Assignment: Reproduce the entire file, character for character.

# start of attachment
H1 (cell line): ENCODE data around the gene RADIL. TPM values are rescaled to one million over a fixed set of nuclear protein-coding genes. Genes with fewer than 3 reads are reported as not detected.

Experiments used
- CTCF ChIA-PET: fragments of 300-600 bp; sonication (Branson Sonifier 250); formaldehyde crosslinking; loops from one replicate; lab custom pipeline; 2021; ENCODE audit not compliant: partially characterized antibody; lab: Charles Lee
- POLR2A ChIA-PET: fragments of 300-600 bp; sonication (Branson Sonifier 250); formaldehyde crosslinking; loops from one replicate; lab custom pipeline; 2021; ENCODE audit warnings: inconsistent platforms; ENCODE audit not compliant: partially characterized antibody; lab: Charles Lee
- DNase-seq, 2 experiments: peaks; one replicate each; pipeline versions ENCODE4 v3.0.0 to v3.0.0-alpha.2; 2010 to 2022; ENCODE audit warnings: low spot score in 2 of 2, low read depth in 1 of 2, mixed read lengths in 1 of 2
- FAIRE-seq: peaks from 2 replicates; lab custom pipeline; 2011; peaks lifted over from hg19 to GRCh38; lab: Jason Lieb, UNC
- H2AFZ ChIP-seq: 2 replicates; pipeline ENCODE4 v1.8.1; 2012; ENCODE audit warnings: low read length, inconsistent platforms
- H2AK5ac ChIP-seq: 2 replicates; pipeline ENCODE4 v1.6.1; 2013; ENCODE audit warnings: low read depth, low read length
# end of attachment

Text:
H1 (cell line): ENCODE data around the gene RADIL. TPM values are rescaled to one million over a fixed set of nuclear protein-coding genes. Genes with fewer than 3 reads are reported as not detected.

Experiments used
- CTCF ChIA-PET: fragments of 300-600 bp; sonication (Branson Sonifier 250); formaldehyde crosslinking; loops from one replicate; lab custom pipeline; 2021; ENCODE audit not compliant: partially characterized antibody; lab: Charles Lee
- POLR2A ChIA-PET: fragments of 300-600 bp; sonication (Branson Sonifier 250); formaldehyde crosslinking; loops from one replicate; lab custom pipeline; 2021; ENCODE audit warnings: inconsistent platforms; ENCODE audit not compliant: partially characterized antibody; lab: Charles Lee
- DNase-seq, 2 experiments: peaks; one replicate each; pipeline versions ENCODE4 v3.0.0 to v3.0.0-alpha.2; 2010 to 2022; ENCODE audit warnings: low spot score in 2 of 2, low read depth in 1 of 2, mixed read lengths in 1 of 2
- FAIRE-seq: peaks from 2 replicates; lab custom pipeline; 2011; peaks lifted over from hg19 to GRCh38; lab: Jason Lieb, UNC
- H2AFZ ChIP-seq: 2 replicates; pipeline ENCODE4 v1.8.1; 2012; ENCODE audit warnings: low read length, inconsistent platforms
- H2AK5ac ChIP-seq: 2 replicates; pipeline ENCODE4 v1.6.1; 2013; ENCODE audit warnings: low read depth, low read length